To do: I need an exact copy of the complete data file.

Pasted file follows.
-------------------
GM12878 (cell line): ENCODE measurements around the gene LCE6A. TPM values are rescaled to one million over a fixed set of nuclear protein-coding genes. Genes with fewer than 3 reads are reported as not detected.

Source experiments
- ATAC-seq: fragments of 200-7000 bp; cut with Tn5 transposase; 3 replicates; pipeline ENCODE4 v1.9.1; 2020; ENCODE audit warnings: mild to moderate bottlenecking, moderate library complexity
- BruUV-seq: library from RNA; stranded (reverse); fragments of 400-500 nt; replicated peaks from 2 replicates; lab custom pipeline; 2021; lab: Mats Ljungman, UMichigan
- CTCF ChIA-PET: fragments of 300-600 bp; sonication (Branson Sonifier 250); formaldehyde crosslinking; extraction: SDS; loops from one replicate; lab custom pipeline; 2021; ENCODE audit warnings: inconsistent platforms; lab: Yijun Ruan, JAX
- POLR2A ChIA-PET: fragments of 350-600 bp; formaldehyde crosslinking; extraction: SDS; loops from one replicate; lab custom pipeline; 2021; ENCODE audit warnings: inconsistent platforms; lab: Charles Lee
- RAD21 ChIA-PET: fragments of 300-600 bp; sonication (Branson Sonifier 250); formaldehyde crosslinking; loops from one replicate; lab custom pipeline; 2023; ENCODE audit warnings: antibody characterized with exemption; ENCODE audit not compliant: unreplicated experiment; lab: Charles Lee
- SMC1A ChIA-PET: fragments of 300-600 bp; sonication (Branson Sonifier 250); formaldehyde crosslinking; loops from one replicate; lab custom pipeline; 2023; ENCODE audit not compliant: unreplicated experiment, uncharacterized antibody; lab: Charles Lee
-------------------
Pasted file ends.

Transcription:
GM12878 (cell line): ENCODE measurements around the gene LCE6A. TPM values are rescaled to one million over a fixed set of nuclear protein-coding genes. Genes with fewer than 3 reads are reported as not detected.

Source experiments
- ATAC-seq: fragments of 200-7000 bp; cut with Tn5 transposase; 3 replicates; pipeline ENCODE4 v1.9.1; 2020; ENCODE audit warnings: mild to moderate bottlenecking, moderate library complexity
- BruUV-seq: library from RNA; stranded (reverse); fragments of 400-500 nt; replicated peaks from 2 replicates; lab custom pipeline; 2021; lab: Mats Ljungman, UMichigan
- CTCF ChIA-PET: fragments of 300-600 bp; sonication (Branson Sonifier 250); formaldehyde crosslinking; extraction: SDS; loops from one replicate; lab custom pipeline; 2021; ENCODE audit warnings: inconsistent platforms; lab: Yijun Ruan, JAX
- POLR2A ChIA-PET: fragments of 350-600 bp; formaldehyde crosslinking; extraction: SDS; loops from one replicate; lab custom pipeline; 2021; ENCODE audit warnings: inconsistent platforms; lab: Charles Lee
- RAD21 ChIA-PET: fragments of 300-600 bp; sonication (Branson Sonifier 250); formaldehyde crosslinking; loops from one replicate; lab custom pipeline; 2023; ENCODE audit warnings: antibody characterized with exemption; ENCODE audit not compliant: unreplicated experiment; lab: Charles Lee
- SMC1A ChIA-PET: fragments of 300-600 bp; sonication (Branson Sonifier 250); formaldehyde crosslinking; loops from one replicate; lab custom pipeline; 2023; ENCODE audit not compliant: unreplicated experiment, uncharacterized antibody; lab: Charles Lee